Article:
Breach of Duty: Health and Safety Standards for Guarding Machinery

The recent case of Health and Safety Executive v Compass Engineering Ltd and Kaltenbach Ltd demonstrated the importance of upholding health and safety standards in the workplace. 

The incident in question involved an employee, Lowe, who suffered severe injuries while inspecting a machine. The lack of guarding on the computer-controlled conveyor system led to Lowe being caught between a moving measuring head and a wall, resulting in life-altering injuries. Despite being a less experienced employee, the accident was attributed to the absence of proper guarding rather than Lowe’s level of expertise.

As a result, Compass Engineering Ltd, responsible for workplace safety, was fined £45,000 along with £24,000 in costs. They pleaded guilty to breaching the duty of care outlined in the Health and Safety at Work Act 1974. Kaltenbach Ltd, the entity responsible for installing the machinery, also faced a fine of £30,000 and £16,000 in costs.

The Health and Safety at Work Act 1974 places a fundamental duty of care on employers towards their employees. Failing to ensure appropriate guarding on machinery can result in a breach of this duty, and the consequences, as seen in this case, can be severe for both employers and employees.

Key Takeaways for Employers

Employers must adhere to thorough inspection procedures, determined through risk assessments. These assessments should consider manufacturer recommendations, advice from relevant authorities, and other safety guidelines. Inspections should focus on safety-critical features, checking for signs of damage and deterioration that could create significant risks to personal safety.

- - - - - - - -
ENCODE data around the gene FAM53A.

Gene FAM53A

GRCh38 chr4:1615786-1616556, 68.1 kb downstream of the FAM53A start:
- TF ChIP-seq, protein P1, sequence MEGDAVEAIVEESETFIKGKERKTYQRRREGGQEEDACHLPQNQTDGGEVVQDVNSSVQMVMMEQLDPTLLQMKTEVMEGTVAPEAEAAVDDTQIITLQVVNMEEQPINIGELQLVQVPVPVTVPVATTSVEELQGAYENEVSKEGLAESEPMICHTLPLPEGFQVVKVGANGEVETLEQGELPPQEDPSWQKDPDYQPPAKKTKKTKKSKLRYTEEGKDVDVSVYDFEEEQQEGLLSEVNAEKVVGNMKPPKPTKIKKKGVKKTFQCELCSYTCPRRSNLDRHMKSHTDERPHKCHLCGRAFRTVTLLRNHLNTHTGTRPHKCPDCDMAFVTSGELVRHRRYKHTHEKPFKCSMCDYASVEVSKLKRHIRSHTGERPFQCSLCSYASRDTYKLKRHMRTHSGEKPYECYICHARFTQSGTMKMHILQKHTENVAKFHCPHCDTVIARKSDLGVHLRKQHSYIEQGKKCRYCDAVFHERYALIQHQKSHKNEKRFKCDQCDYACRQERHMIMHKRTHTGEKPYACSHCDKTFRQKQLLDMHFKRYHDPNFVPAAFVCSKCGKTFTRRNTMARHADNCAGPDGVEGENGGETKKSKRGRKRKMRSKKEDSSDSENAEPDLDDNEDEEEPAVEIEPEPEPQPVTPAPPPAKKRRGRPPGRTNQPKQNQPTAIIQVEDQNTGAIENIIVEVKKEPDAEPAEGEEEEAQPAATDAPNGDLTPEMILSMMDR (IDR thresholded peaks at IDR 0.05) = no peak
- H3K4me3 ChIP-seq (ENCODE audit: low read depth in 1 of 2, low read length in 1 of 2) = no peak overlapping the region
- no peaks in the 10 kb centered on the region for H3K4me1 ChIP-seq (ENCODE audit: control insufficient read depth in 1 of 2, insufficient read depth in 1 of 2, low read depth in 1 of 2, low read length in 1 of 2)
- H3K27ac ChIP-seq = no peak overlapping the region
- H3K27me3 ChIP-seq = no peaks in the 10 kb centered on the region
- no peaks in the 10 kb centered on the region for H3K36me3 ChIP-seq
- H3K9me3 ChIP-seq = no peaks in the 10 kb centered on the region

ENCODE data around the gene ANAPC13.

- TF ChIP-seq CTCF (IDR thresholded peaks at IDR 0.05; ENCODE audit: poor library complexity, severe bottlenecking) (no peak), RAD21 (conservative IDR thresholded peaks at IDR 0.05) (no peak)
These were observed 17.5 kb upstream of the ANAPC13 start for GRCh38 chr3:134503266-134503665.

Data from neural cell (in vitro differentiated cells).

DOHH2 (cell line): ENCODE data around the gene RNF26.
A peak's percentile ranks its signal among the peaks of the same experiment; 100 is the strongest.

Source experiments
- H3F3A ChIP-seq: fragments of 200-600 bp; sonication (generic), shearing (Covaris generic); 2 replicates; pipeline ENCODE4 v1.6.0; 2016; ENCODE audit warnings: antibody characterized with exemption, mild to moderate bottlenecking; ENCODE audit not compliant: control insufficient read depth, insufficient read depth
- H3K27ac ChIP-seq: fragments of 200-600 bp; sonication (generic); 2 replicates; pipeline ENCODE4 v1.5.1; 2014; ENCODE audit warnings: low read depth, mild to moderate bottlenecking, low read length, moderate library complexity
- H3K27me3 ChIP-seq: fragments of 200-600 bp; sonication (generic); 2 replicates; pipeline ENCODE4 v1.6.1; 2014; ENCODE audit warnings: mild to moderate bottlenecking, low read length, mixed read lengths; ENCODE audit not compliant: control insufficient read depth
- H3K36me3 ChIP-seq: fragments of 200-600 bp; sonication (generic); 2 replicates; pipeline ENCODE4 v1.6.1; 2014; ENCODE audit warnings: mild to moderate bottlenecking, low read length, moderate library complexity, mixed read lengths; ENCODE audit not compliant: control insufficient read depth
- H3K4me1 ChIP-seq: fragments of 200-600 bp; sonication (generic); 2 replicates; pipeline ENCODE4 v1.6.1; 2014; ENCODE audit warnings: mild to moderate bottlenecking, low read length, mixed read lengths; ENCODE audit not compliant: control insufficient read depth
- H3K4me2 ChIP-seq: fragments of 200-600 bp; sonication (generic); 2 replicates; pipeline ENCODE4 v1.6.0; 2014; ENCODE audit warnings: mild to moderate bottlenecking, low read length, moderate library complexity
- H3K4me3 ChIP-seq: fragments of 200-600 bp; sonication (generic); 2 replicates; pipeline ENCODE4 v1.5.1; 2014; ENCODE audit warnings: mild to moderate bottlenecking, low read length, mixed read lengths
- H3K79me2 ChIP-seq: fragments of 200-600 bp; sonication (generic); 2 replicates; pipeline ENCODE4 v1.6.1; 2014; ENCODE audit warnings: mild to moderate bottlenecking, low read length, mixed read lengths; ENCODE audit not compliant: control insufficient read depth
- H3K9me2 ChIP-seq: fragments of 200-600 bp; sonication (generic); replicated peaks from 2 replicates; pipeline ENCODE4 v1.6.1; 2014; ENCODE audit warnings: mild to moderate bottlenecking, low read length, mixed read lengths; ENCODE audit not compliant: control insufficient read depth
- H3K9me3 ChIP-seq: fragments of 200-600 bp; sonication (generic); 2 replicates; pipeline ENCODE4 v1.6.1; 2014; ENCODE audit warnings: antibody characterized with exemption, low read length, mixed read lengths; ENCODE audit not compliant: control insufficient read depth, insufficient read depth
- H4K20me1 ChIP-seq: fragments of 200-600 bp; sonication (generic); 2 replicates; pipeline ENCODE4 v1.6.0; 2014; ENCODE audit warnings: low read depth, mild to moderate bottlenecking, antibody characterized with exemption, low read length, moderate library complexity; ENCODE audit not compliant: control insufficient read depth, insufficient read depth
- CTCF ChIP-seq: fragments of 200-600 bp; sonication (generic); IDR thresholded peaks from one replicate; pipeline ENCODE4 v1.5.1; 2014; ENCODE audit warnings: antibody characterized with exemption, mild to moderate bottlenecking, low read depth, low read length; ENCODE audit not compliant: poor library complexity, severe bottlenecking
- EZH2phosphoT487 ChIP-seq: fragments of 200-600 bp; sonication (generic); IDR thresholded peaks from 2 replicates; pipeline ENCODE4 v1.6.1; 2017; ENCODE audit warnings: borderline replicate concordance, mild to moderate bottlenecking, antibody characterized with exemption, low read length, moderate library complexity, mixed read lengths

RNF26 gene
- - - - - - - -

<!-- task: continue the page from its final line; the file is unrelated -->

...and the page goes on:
The law requires that access to dangerous parts of machinery must be prevented, and the movement of such parts halted before anyone enters the danger zone. New machinery should be designed to prevent contact risks, and guards or protective devices must be installed where risks persist. The guarding standards are outlined in both PUWER and the Supply of Machinery (Safety) Regulations.

According to the Health and Safety Executive, a common hierarchy of protective measures exists, specifying the minimum safety standards for machinery. These include adjustable guards, jigs, push sticks, safe systems of work, and warnings of residual risk. Employers must adhere to these standards to ensure the safety of their employees.

While safe systems of work can be an alternative in certain circumstances, they should only be considered after a comprehensive risk assessment justifies why normal safeguards cannot be used. This alternative approach should be authorised by the person in control of the work, with additional training, supervision, and protective measures implemented. Safe systems of work should not be a substitute for manufacturer-provided safeguards.

The case of Health and Safety Executive v Compass Engineering Ltd and Kaltenbach Ltd highlights the importance of guarding standards for employers. Upholding a duty of care and prioritising employee safety through thorough inspections, adherence to guarding standards, and responsible use of safe systems of work are imperative for a safe and productive work environment.

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